COBRA: Overview and Importance

COBRA: Overview and Importance
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  • 0:03 Cobra Defined
  • 1:05 Who's Eligible?
  • 3:07 Election
  • 3:41 Benefits, Cost & Duration
  • 4:50 Lesson Summary
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Lesson Transcript
Instructor: Shawn Grimsley
Health insurance is one of the most important benefits an employee receives. In this lesson, you'll learn how COBRA allows an employee to keep his insurance coverage after he has left employment. A short quiz follows.

COBRA Defined

Meet Nancy. She worked as a public relations specialist for a consulting firm. She's been a victim of downsizing and recently lost her job. Nancy's husband suffers from a chronic illness that requires constant and expensive medical care and drugs. Her company's group health plan picked up nearly all the expenses, but now she doesn't know what she will do. Upon reviewing materials provided by her company's human resources department, she sees that COBRA benefits may be the answer.

The Consolidated Omnibus Budget Reconciliation Act (COBRA) was formally enacted in 1986 and was a wide-ranging law dealing with many different issues. One of the most important issues was reform of employer-sponsored health care. According to the Department of Labor, 'COBRA requires continuation coverage to be offered to covered employees, their spouses, their former spouses and their dependent children when group health coverage would otherwise be lost due to certain specific events.'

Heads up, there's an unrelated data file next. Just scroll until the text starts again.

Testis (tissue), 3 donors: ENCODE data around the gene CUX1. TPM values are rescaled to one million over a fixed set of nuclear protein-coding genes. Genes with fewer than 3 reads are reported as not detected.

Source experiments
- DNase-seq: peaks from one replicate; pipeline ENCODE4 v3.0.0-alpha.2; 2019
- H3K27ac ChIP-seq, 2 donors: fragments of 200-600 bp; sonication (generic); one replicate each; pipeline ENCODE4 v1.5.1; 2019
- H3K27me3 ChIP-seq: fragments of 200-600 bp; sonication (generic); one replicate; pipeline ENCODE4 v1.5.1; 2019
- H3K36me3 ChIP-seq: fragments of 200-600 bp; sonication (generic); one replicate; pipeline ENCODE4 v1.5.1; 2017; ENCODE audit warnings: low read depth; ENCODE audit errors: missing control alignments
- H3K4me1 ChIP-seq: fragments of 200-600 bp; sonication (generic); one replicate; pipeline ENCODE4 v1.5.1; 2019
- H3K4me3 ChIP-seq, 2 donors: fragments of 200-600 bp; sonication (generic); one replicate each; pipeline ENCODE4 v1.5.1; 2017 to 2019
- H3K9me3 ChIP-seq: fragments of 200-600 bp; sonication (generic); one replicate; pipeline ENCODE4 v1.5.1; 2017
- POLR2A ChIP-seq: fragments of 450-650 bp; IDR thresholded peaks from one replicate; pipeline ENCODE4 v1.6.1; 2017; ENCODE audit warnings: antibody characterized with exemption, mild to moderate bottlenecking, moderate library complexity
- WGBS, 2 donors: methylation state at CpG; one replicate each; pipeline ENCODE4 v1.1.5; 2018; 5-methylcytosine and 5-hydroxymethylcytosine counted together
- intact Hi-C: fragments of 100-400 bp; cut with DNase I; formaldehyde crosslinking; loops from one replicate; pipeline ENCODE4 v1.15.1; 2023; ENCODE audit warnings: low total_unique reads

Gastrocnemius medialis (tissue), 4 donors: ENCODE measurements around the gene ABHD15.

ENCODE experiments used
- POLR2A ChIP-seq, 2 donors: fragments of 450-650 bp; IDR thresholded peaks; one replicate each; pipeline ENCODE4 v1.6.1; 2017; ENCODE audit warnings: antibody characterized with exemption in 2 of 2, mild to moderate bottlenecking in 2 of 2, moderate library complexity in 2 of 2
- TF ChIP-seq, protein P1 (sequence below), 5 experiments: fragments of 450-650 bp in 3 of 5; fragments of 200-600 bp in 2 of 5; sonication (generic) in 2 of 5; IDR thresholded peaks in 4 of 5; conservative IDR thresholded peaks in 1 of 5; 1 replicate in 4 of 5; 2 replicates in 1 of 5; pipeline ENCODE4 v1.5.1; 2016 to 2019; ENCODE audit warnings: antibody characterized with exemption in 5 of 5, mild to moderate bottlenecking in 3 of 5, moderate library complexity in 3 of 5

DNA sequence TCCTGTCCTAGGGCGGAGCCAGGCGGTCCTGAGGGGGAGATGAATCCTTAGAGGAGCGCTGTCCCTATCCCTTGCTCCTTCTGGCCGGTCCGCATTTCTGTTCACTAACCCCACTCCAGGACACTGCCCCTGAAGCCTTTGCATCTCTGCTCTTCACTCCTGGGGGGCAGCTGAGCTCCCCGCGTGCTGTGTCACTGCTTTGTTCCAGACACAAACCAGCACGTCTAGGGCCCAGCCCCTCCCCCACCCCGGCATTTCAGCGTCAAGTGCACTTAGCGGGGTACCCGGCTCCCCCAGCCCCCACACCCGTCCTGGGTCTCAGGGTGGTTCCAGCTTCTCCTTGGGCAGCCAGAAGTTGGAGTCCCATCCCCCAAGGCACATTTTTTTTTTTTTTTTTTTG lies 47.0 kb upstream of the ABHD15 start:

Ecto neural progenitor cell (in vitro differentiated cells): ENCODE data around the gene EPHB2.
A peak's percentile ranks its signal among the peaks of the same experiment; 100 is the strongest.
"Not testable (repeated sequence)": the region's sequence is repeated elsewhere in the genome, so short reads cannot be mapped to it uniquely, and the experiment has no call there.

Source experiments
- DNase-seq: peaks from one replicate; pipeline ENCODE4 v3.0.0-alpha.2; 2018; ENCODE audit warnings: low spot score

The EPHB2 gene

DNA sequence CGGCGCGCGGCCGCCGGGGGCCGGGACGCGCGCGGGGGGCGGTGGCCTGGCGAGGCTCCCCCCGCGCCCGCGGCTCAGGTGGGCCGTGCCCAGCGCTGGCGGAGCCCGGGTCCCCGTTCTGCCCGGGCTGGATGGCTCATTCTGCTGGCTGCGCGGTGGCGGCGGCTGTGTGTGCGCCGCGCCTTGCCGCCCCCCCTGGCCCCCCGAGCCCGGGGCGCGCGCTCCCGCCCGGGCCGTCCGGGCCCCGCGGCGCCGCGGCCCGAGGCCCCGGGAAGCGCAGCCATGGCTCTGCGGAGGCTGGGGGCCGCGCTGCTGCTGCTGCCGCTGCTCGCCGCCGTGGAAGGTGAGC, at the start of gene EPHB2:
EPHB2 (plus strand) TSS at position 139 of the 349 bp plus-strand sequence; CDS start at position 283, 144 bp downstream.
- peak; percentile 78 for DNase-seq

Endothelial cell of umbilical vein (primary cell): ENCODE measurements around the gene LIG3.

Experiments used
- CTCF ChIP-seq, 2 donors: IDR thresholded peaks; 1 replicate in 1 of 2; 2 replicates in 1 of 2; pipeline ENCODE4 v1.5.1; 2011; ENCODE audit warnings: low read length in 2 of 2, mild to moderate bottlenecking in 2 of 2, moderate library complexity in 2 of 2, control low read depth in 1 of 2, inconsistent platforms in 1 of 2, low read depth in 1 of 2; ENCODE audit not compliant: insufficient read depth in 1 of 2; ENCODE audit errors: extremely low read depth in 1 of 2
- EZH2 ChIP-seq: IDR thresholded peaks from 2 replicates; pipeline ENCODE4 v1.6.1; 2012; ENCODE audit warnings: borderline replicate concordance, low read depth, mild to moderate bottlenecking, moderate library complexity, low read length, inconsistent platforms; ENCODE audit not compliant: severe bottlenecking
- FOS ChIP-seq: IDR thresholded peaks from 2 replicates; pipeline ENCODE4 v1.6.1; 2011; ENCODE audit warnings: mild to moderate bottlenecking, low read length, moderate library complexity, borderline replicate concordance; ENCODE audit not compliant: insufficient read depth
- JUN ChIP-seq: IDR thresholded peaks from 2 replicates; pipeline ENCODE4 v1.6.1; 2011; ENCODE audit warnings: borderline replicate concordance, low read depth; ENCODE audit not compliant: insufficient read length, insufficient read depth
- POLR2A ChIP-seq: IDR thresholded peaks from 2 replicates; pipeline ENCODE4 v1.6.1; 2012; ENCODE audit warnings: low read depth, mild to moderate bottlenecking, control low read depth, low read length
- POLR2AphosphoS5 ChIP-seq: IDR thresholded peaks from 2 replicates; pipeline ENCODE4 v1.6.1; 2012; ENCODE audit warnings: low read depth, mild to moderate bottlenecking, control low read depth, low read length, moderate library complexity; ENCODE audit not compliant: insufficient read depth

Who's Eligible?

Nancy and her family must meet certain requirements under COBRA to be covered by it.

1. Nancy's employer health plan must be covered under COBRA.

An employee health plan falls under COBRA if the employer is a private sector employer, a state government or local government employer and the employer employs at least 20 employees. There are special rules to calculate this number, but needless to say, Nancy's employer's plan falls under COBRA.

2. A qualifying event must occur for Nancy and her family to be entitled to continuation of the group health care coverage under COBRA.

Qualifying events for an employee include termination of employment - unless it is a result of gross misconduct - and a reduction in work hours that leads to loss of coverage. A reduction in hours, for example, from full time to part time could lead to a loss of insurance coverage because the employer doesn't provide coverage for part-time employees. Nancy's layoff is a covered event.

When an employee loses coverage and it affects their spouse and children, then the spouse and children are also entitled to COBRA coverage. Other qualifying events for spouses and children include an employee becoming eligible for Medicare, a divorce or legal separation from the covered employee or the death of a covered employee. If a child loses her dependent status resulting in a loss of insurance coverage under the plan, the child is entitled to COBRA coverage.

3. Nancy and her husband must be qualified beneficiaries for the qualifying event.

A qualified beneficiary is simply someone who was covered by the employer-sponsored health plan on the day before the qualifying event occurred causing the loss of coverage. A qualified beneficiary can be an employee, a spouse, former spouse or dependent child of the beneficiary. Nancy and her husband are qualified beneficiaries because they both lost their coverage due to Nancy's layoff.

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